Hahn was as dialed in as he’s been wearing an A’s uniform. Manager Bob Melvin talks often of the upside he thinks the right-hander has, and Hahn demonstrated that Tuesday. He coaxed 12 ground-ball outs but also showed a good curve ball and struck out six. Hahn walked two, but after the one single he gave up to Marte in the fifth, he promptly picked Marte off first.

Bullpen report:
Sean Doolittle threw a perfect ninth to send the game into extra innings scoreless, and he struck out Kole Calhoun with two nasty sliders. Looking to protect a 1-0 lead in the 10th, Casilla fell behind Trout 2-0 and Trout sliced a homer to the right field corner that landed just inside the foul pole.

At the plate:
The A’s mustered just five hits total.

Ryon Healy, hitting .524 over his previous seven games entering the night, got a start in the No. 2 spot and struck out swinging four times in five at-bats.

The A’s got the leadoff hitter aboard in four of five innings from the fourth through the eighth but couldn’t cash in. And with the strong-armed Martin Maldonado behind the plate for the Angels, Oakland couldn’t jump-start things on the bases. Jaff Decker was thrown out at second so easily in the fourth that he didn’t even bother to slide, as it appeared either him or Healy missed a sign.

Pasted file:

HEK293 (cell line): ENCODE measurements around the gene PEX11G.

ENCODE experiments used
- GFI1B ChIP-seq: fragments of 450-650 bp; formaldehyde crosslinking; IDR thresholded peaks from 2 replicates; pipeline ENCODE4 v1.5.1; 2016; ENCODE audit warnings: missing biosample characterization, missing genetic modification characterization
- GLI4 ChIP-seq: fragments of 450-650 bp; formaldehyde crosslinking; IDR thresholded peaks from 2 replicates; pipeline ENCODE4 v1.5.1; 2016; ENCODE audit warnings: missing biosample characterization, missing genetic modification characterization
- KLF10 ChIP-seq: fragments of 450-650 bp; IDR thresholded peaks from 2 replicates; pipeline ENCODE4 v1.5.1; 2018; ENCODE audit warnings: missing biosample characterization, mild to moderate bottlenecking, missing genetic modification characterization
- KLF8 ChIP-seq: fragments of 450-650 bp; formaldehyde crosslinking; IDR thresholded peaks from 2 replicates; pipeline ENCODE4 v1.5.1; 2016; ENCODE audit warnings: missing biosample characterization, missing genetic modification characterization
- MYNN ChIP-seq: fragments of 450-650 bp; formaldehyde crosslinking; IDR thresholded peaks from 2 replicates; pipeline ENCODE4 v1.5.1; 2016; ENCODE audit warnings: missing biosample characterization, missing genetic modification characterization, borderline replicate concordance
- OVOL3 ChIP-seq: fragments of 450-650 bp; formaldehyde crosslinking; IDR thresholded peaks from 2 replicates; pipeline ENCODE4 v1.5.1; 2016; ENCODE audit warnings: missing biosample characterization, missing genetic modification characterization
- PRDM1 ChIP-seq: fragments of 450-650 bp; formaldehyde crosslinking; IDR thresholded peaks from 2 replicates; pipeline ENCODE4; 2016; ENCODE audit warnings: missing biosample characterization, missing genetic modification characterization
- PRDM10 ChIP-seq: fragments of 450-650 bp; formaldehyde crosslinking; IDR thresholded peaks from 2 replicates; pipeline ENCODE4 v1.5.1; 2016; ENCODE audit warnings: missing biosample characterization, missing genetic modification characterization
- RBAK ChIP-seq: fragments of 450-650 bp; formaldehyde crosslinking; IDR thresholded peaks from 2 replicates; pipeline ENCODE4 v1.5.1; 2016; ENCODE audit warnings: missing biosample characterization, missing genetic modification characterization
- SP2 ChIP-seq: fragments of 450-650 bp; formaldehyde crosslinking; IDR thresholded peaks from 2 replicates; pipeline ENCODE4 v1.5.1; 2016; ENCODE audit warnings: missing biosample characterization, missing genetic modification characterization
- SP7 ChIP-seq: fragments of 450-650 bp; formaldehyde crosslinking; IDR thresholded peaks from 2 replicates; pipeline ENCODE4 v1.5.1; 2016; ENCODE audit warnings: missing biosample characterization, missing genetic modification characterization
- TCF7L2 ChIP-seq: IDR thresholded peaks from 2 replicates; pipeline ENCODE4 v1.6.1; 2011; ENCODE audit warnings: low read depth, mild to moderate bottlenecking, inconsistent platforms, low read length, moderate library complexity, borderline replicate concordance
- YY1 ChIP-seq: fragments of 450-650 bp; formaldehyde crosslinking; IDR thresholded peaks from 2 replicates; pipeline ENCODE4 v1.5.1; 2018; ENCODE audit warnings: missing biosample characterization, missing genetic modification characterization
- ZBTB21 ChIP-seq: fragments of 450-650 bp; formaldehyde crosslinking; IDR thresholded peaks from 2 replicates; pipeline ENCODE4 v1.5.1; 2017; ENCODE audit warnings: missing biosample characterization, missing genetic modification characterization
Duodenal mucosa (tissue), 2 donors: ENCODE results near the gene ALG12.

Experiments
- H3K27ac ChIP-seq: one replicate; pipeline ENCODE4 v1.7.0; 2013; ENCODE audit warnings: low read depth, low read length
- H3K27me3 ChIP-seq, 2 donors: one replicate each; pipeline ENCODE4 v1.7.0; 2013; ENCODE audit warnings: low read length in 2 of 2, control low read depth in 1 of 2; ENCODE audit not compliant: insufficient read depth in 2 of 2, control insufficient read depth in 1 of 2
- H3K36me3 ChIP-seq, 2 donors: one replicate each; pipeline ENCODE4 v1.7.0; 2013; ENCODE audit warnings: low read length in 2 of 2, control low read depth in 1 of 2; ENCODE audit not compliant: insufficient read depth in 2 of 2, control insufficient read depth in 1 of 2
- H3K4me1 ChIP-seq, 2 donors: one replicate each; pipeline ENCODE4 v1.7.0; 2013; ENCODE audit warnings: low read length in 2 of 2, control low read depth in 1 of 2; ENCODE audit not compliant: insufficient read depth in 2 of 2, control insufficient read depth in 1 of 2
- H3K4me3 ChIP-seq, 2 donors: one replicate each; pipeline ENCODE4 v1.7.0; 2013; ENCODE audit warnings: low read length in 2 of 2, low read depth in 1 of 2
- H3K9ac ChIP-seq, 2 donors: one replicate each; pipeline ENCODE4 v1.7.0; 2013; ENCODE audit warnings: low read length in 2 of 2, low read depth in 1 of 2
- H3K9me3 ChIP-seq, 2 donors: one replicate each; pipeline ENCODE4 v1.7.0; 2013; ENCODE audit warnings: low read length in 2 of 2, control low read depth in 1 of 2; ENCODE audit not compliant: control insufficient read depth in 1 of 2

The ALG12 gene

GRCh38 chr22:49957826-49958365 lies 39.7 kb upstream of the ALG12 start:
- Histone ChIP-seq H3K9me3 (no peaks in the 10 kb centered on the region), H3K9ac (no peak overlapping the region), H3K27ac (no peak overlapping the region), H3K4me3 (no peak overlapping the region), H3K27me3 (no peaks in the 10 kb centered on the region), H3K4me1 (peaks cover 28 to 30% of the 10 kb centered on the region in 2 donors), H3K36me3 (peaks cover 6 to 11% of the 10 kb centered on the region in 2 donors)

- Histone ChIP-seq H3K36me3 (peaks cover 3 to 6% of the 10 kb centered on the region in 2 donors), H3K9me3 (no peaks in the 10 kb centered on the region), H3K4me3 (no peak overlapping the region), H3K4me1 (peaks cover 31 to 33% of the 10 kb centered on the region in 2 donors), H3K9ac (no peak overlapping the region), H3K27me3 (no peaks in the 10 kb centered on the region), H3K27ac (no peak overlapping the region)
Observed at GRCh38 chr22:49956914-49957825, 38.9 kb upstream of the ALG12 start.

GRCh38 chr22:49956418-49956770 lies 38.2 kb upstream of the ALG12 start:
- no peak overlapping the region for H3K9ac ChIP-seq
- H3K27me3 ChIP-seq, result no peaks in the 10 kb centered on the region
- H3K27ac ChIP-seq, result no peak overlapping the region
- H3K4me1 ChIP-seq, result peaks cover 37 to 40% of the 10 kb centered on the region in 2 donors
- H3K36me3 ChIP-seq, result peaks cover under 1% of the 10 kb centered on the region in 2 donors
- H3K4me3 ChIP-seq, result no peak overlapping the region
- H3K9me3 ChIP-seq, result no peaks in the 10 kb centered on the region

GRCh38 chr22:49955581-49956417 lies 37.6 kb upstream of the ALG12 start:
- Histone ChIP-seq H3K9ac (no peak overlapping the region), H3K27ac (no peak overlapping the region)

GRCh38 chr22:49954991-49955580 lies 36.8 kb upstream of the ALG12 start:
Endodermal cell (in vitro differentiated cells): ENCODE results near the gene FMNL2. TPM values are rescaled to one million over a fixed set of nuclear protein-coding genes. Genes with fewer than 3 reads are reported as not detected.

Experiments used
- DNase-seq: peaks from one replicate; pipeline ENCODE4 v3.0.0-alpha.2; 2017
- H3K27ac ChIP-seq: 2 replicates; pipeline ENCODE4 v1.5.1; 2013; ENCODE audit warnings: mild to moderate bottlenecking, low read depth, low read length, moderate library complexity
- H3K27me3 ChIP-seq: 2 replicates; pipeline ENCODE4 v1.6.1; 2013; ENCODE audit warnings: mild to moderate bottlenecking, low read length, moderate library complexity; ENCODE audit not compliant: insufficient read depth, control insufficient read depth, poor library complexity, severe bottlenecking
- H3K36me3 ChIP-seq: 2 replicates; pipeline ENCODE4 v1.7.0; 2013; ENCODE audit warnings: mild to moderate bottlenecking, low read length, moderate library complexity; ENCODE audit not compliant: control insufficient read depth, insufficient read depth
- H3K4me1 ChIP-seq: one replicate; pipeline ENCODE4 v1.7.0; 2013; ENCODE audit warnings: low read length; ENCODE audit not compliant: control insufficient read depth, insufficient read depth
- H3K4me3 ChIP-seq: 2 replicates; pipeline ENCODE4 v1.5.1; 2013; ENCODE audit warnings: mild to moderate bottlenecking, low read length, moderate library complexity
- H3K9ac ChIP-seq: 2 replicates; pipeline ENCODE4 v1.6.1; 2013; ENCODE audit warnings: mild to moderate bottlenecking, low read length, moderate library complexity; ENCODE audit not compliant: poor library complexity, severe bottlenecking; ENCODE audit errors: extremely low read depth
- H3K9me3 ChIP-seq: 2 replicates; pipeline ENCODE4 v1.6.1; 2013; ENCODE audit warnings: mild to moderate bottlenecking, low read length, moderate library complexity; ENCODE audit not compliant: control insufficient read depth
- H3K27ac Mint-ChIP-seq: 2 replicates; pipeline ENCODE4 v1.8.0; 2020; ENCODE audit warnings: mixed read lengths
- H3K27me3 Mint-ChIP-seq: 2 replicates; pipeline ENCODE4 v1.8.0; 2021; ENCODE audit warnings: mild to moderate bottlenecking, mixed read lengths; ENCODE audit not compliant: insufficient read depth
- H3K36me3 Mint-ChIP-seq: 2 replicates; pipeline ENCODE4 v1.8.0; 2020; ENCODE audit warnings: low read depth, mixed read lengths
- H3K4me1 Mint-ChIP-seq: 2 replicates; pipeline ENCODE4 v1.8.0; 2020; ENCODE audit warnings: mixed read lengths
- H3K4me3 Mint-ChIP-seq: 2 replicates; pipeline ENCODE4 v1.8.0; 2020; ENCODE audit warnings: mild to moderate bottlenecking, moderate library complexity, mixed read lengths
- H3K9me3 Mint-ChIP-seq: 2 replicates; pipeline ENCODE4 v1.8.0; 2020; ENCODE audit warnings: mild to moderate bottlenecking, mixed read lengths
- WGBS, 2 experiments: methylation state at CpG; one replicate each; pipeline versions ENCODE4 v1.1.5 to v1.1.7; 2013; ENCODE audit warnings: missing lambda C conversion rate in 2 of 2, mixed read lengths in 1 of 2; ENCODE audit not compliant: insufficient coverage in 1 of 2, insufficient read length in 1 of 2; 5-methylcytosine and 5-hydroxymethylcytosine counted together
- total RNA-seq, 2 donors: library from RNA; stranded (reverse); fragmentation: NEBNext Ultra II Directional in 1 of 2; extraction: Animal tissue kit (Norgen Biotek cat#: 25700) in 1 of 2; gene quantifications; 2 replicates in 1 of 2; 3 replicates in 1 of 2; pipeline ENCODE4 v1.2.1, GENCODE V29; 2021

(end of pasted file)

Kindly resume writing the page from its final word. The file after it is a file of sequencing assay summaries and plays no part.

In the field:
In line with how well Hahn was dealing, the A’s defense played stingy. Matt Joyce made a diving catch in right to rob Jefry Marte to lead off the bottom of the eighth. Jed Lowrie made a nice play from the outfield grass to retire Danny Espinosa in the sixth. Credit Hahn for keeping his infielders engaged with so many ground-ball outs.

Attendance:
The announced turnout was 30,124.

Up next:
In the middle contest of this three-game set, Sean Manaea (1-1, 4.43) squares off against Matt Shoemaker (0-1, 4.98) on Tuesday at 7:05 p.m. Shoemaker’s six homers allowed are tied for third most in the American League.